The CBO’s analysis: “CBO expects that the bill would apply to a relatively small number of offenders, however, so any increase in costs for law enforcement, court proceedings, or prison operations would not be significant….any additional revenues and associated direct spending would not be significant because the bill would probably affect only a small number of cases. ”
What Happens Next
As part of my testimony on SESTA at the Senate Commerce Committee, I proposed an amendment to ameliorate the Moderator’s Dilemma. While my proposal would be a nice-to-have for substitute FOSTA, it’s essential to redress SESTA’s structural flaw, and so it’s essential for the Worst of Both Worlds FOSTA. I’m hoping it will be introduced as a proposed amendment before the deadline, though I’m not optimistic.
The EFF has organized a drive to call legislators to express opposition to Worst of Both Worlds FOSTA. Please take a break from reading this post RIGHT NOW to CALL your Senators and Representative and tell them not to cut any procedural corners on such important topics and that you oppose any bill that creates a Moderator’s Dilemma. (CALL! Emails are worthless). It seems highly unlikely that the calls can scuttle substitute FOSTA from passing, but there is a very slim chance they will thwart the Worst of Both Worlds FOSTA amendment.
If the Worst of Both Worlds FOSTA gets passed by the House, the bill should be routed (based on its federal crime implications) to the Senate Judiciary Committee, which never did a hearing on SESTA. I don’t understand Senate procedure well enough to know if that would actually happen. Sen. Wyden’s hold might still slow things down, but House passage of FOSTA (whether substitute FOSTA, Worst of Both Worlds FOSTA, or something else) would make its passage in the Senate seem inevitable.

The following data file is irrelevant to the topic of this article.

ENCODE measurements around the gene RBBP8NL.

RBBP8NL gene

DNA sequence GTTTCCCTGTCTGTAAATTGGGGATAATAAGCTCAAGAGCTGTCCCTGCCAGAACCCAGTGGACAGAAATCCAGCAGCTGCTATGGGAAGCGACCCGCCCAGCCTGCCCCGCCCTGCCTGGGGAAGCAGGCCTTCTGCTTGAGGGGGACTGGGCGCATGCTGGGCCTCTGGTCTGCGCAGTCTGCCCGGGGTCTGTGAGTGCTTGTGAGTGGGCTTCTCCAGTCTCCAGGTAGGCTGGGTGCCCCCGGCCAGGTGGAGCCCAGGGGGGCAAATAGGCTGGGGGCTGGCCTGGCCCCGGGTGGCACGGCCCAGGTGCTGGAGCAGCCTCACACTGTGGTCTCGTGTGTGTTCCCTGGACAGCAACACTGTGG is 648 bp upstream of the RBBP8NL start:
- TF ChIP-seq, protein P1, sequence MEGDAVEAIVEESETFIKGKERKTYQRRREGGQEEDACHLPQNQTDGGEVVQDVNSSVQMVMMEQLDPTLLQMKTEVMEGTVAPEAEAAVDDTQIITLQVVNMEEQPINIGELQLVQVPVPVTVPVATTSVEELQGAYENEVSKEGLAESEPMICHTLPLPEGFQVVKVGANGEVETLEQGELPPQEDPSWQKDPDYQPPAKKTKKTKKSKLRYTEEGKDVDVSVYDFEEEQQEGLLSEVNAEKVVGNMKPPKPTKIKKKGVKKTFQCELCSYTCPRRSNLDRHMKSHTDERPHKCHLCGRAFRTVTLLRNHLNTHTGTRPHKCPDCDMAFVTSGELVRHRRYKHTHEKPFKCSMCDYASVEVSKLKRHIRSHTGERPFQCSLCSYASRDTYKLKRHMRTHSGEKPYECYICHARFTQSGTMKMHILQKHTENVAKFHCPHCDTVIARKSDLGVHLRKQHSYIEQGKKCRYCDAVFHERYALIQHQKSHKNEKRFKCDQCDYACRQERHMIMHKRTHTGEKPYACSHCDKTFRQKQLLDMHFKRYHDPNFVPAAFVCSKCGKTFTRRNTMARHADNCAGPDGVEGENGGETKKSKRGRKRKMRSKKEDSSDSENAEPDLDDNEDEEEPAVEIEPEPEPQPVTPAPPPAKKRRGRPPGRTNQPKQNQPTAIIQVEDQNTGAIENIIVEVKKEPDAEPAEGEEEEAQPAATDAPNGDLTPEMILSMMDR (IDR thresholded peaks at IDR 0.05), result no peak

Whatever happens with FOSTA/SESTA, it’s clear that Section 230 doesn’t have enough friends in this Congress to preserve its structural doctrinal integrity from further challenges. Thus, I think historians will look back at 2017 as Section 230’s high water mark.
More SESTA/FOSTA-Related Posts:
* What’s New With SESTA/FOSTA (January 17, 2018 edition)
* New House Bill (Substitute FOSTA) Has More Promising Approach to Regulating Online Sex Trafficking
* My testimony at the House Energy & Commerce Committee: Balancing Section 230 and Anti-Sex Trafficking Initiatives
* How SESTA Undermines Section 230’s Good Samaritan Provisions
* Manager’s Amendment for SESTA Slightly Improves a Still-Terrible Bill
* Another Human Trafficking Expert Raises Concerns About SESTA (Guest Blog Post)
* Another SESTA Linkwrap (Week of October 30)
* Recent SESTA Developments (A Linkwrap)
* Section 230’s Applicability to ‘Inconsistent’ State Laws (Guest Blog Post)
* An Overview of Congress’ Pending Legislation on Sex Trafficking (Guest Blog Post)
* The DOJ’s Busts of MyRedbook & Rentboy Show How Backpage Might Be Prosecuted (Guest Blog Post)
* Problems With SESTA’s Retroactivity Provision (Guest Blog Post)
* My Senate Testimony on SESTA + SESTA Hearing Linkwrap
* Debunking Some Myths About Section 230 and Sex Trafficking (Guest Blog Post)
* Congress Is About To Ruin Its Online Free Speech Masterpiece (Cross-Post)
* Backpage Executives Must Face Money Laundering Charges Despite Section 230–People v. Ferrer
* How Section 230 Helps Sex Trafficking Victims (and SESTA Would Hurt Them) (guest blog post)
* Sen. Portman Says SESTA Doesn’t Affect the Good Samaritan Defense. He’s Wrong
* Senate’s “Stop Enabling Sex Traffickers Act of 2017”–and Section 230’s Imminent Evisceration
* The “Allow States and Victims to Fight Online Sex Trafficking Act of 2017” Bill Would Be Bad News for Section 230
* WARNING: Draft “No Immunity for Sex Traffickers Online Act” Bill Poses Major Threat to Section 230
* The Implications of Excluding State Crimes from 47 U.S.C. § 230’s Immunity